The discoveries of Easter Island and the Rosetta Stone were two major finds in the 18th century. These discoveries would end the isolation of two separate cultures, the Rapa Nui and the ancient Egyptians. The discovery of Easter Island exposed its inhabitants, the Rapa Nui, to the world. The Rosetta Stone helped scholars break the code of the hieroglyphic writings of ancient Egypt, thus allowing scholars to learn about ancient Egyptian life and culture.
Picture taken by Bjarte Sorensen Creative Commons: by-sa
On Easter Sunday, April 5, 1722, Dutch explorer Jacob Roggeveen discovered Easter Island, ending 1400 years of isolation for the island's inhabitants who called themselves the Rapa Nui. The islanders were so isolated that they had never known of the existence of other people because, according to Roggeveen, the islanders' canoes were not capable of crossing the ocean.
His first impression of the island was not of a paradise but of a wasteland. Roggeveen states that, "We originally, from a further distance, have considered the said Easter Island as sandy; the reason for that is this, that we counted as sand the withered grass, hay, or other scorched and burnt vegetation, because its wasted appearance could give no other impression than of a singular poverty and barrenness."
When Roggeveen and his crew explored the island, they found massive stone statues in various stages of construction. "The stone images at first caused us to be struck with astonishment," Roggeveen wrote, "because we could not comprehend how it was possible that these people, who are devoid of heavy thick timber for making any machines, as well as strong ropes, nevertheless had been able to erect such images." (1)
Other European explorers would soon come to the island. The Spanish, led by Don Felipe Gonzalez de Haedo, came in 1770 and claimed the island for King Charles III. James Cook, during his second voyage in the Pacific, briefly visited the island.
These 18th century European contacts put the island on the map but it would have catastrophic effects on the island society throughout the 19th century.
The Rosetta Stone
In July 1779, Pierre François Xavier Bouchard discovered the Rosetta Stone while he and others of the French army were working on extending Fort Julien in the village of Rashid (known as Rosetta to Europeans) located a few miles from the sea in the western delta of the Nile.
The black basalt stone had three different languages chiseled on it. At the top was the hieroglyphics of ancient Egypt, in the middle was Egyptian Demotic script and the bottom was the ancient Greek language. Since Ancient Greek was a known language at the time, translation was easy. The Greek text was a royal edict issued on March 27, 196 B.C that recorded the benefits conferred on Egypt by the 13-year-old pharaoh Ptolemy V. (1)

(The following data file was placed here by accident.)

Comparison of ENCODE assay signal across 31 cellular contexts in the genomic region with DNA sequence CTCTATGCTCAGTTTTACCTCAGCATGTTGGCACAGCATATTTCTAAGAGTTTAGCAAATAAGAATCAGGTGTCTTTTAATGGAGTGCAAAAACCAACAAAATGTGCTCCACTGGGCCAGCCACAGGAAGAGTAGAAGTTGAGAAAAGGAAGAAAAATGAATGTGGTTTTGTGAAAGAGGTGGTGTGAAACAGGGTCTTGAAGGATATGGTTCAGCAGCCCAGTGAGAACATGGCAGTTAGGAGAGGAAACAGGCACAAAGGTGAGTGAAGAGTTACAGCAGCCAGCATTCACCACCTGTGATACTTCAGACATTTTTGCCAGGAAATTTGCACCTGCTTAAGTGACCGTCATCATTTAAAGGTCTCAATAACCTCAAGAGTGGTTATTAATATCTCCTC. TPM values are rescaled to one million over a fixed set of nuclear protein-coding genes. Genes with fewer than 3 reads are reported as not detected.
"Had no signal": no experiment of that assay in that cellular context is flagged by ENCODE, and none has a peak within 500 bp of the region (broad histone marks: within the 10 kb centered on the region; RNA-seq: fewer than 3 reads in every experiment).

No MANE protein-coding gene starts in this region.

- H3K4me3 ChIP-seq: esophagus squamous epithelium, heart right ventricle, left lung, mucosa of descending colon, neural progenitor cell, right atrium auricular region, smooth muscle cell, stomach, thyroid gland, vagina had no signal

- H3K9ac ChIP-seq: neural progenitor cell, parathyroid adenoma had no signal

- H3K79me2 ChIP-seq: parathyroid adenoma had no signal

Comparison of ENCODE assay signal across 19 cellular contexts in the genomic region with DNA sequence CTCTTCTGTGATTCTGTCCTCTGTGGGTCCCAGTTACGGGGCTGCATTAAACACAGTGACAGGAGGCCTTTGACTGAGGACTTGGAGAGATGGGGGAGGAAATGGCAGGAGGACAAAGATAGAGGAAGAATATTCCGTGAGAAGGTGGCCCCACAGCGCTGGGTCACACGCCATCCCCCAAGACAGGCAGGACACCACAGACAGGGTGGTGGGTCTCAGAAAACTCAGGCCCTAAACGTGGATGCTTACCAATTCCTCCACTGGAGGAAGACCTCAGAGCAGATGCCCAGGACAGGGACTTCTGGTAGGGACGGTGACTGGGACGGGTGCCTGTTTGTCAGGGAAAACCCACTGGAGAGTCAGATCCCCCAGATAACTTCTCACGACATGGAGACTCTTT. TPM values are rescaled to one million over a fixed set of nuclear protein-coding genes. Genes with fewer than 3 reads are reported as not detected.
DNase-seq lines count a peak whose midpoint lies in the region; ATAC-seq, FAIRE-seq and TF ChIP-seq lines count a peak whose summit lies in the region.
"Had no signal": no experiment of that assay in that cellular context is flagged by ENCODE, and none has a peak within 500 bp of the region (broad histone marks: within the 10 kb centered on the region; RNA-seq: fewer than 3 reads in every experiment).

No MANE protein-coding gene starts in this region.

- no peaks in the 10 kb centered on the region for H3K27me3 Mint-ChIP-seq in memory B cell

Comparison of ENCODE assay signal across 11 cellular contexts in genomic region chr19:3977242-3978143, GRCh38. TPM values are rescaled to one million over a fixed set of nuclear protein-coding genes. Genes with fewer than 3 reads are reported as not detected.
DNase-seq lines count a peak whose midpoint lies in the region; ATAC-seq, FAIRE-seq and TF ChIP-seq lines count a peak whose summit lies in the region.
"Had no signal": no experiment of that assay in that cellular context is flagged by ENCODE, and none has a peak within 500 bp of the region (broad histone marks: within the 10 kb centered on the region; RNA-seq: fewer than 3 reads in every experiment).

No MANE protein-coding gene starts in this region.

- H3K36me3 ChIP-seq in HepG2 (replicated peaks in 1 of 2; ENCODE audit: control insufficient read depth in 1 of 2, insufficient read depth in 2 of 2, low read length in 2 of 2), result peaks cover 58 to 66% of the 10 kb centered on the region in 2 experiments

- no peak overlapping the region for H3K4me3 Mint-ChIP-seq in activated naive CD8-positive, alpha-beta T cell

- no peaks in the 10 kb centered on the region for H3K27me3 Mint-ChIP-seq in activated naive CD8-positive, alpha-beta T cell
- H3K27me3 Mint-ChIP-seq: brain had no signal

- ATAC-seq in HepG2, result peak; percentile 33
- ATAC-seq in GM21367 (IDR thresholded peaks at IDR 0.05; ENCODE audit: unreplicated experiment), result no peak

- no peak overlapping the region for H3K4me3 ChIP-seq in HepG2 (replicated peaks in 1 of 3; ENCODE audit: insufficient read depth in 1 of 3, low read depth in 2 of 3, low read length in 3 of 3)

In September 1799, an article published in the Courrier de l'Egypte made the public aware of the discovery and scholars quickly learned that this stone was the key to deciphering the ancient Egyptian language. The French transported the stone to Cairo, where Jean-Joseph Marcel and Remi Raige were able to identify the middle script as Demotic. They made copies of the inscriptions and distributed them to scholars throughout Europe, so they could work on breaking the code of the ancient language.
Scholars concentrated on deciphering the Demotic script because it looked more like letters than pictures. The first scholar to make headway in deciphering this script was Johann Akerblad, who had knowledge of the Coptic language. He was able to identify the words for love, temple and Greek. The French scholar De Sacy, in 1802, identified the symbols that represented Ptolemy and Alexander. This confirmed that Demotic script was a phonetic script and, therefore translatable. (2)
The British scholar Thomas Young determined that the other writings said the same thing. By looking at the cartouches (a circled set of hieroglyphs)he discovered that they represented the name Ptolemy. He also noticed that this name repeatedly showed up in the Demotic language in the same position as it did the Greek. He also noticed that the same cartouche was also repeated the same number of times. He hypothesized that the hieroglyphs were actually phonetic symbols and that they could be read by studying the direction in which the symbols were facing. In 1824, he described his findings in the Encyclopedia Britannica.
The French linguist Jean-Francois Champollion, by drawing upon the work done by previous scholars, accurately and completely translated the hieroglyphs and published his findings in 1822. (4)